Legendary River Cleanup Leader Dr. Norm Fred

With trout season opening day at April’s end, we check in with legendary river cleanup leader Dr. Norm Fred, the man behind Boardman River Clean Sweep, for inspiration and advice on how we can help keep our favorite streams free of trash and full of fish.

So, picking trash out of rivers … how did that become your thing?

I used to be a dentist, and I spent most of my time indoors working. And one day when I was about 56, my brother-in-law wanted to teach me fly fishing up on the Boardman River, near the Forks. I was amazed. I said, “This is the Boardman River? It’s so gorgeous!” Till then, I thought the Boardman River started at the dam in downtown Traverse City. But every time we’d come around a bend there’d be a log in the river and a bunch of garbage jammed up against it. It was terrible.

You started picking up garbage right then and there?

It was a bit later. About ’92 I had a patient who was a Boy Scout and he told me there was a National River Cleanup Day. So for a project, we took my canoe down the Boardman and pretty soon we had more garbage than we could fit in the canoe.

When did you go bigger with it, get more people involved?

Jocelyn Trepte and I planned a cleanup called the Boardman Clean Sweep in 2005. We thought we were going to get about 10 people to show up. But 80 people showed up, and we got three full dumpsters’ worth of stuff. But we didn’t have any actual dumpsters, so we went around town putting the garbage into business dumpsters, sometimes without permission. There was so much garbage, we didn’t know what else to do with it. Now we rent dumpsters.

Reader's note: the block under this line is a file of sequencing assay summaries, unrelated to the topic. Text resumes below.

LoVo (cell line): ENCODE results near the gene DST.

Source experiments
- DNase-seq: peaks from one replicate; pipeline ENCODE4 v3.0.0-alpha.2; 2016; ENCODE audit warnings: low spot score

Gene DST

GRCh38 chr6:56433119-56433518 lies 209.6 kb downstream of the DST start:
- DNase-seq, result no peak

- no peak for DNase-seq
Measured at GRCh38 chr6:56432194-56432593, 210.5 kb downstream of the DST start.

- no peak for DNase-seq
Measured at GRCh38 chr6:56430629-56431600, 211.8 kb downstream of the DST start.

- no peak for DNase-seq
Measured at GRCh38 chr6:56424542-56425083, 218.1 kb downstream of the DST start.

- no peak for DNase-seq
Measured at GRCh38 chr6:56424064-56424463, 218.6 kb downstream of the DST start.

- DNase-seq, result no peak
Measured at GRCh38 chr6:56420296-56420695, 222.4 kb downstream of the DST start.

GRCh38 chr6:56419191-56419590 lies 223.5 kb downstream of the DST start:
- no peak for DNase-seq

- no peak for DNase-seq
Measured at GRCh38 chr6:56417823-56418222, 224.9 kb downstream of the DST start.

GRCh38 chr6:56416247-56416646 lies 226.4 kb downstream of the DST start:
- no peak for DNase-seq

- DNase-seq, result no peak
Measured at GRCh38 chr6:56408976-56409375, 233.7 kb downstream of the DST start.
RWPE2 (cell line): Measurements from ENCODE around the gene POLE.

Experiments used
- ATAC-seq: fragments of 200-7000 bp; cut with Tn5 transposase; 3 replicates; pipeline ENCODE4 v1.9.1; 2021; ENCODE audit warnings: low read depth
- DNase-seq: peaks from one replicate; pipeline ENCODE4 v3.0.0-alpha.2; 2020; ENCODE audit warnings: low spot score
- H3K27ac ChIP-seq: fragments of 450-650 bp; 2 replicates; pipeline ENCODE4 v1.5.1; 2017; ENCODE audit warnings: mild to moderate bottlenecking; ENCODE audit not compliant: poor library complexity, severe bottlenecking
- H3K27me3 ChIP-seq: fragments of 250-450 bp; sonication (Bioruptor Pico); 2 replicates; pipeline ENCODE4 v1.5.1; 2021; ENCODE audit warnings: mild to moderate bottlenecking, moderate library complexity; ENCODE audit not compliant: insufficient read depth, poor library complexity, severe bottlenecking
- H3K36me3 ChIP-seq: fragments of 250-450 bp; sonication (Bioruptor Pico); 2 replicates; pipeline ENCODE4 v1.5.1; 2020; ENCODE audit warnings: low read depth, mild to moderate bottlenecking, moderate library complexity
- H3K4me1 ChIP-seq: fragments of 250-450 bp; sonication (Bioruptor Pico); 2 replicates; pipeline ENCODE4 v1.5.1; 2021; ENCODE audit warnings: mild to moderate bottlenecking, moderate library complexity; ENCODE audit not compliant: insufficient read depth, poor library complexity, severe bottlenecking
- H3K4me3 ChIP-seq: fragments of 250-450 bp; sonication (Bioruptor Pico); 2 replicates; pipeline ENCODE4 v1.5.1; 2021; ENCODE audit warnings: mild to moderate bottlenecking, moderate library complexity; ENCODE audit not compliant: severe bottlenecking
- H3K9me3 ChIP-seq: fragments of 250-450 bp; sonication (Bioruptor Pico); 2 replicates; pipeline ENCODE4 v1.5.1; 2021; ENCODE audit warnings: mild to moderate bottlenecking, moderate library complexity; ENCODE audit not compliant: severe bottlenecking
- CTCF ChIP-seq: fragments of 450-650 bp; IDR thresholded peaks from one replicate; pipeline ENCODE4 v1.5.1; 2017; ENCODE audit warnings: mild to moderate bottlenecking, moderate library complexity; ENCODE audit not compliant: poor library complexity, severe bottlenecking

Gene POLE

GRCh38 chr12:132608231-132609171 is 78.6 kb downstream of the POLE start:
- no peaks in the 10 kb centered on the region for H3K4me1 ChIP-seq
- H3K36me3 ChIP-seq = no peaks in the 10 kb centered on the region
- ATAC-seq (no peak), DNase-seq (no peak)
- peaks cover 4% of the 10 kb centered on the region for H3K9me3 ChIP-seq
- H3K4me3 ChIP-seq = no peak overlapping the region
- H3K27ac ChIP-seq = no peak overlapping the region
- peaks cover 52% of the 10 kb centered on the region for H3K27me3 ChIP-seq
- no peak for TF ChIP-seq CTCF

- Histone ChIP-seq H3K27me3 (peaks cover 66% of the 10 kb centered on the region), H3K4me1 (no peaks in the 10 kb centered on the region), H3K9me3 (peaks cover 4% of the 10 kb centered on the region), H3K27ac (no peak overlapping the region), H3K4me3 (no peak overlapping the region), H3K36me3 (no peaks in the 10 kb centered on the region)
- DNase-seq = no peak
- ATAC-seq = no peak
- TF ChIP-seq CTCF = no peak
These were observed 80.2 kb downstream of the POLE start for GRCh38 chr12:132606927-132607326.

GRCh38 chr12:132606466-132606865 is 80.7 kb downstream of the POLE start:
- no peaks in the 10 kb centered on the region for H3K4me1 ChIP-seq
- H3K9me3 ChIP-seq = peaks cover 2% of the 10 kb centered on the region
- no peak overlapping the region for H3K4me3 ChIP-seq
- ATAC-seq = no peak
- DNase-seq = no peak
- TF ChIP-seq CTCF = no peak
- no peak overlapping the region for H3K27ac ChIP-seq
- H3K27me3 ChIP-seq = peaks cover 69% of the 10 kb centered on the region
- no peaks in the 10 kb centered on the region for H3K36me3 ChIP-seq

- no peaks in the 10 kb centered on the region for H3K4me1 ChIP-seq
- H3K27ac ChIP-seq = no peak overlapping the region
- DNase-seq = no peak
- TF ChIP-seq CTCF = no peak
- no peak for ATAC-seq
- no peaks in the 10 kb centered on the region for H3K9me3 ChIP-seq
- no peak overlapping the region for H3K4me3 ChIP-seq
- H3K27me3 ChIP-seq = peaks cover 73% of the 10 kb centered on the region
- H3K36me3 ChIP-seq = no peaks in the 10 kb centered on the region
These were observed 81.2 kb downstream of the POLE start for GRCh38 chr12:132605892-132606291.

Photo courtesy of Paul Ton

How much do you get these days?

Now we don’t even get enough to fill the bottom of one Dumpster, because the river is so clean people don’t throw garbage into it. It’s like if you walked into somebody’s living room and there was a pile of beer cans in the corner, you’d throw your beer can on the pile. But if there’s no pile, you wouldn’t throw a beer can in the corner.

And eventually, you ventured on to other rivers?

Yes, we have branched out and now coordinate cleanup on 19 rivers in Northern Michigan. And many organizations are involved. A Trout Unlimited group does the Maple River, a group near Kalkaska is taking over some of the Manistee River. We are trying to foster local groups to take over the cleanups.

What’s the best way to join in the cleanup?

I post all the cleanup dates on our website, brcleansweep.org, and people sign up for them. We do cleanups May through October. I want to know people’s skill levels because safety is very important, so I’ll ask if you’ve paddled a canoe and what other experience on the water you might have had. But everybody is welcome and there’s no charge!

Anything else?

Can you say my wife is the greatest woman who ever lived? It would help me out at home.

Sure.


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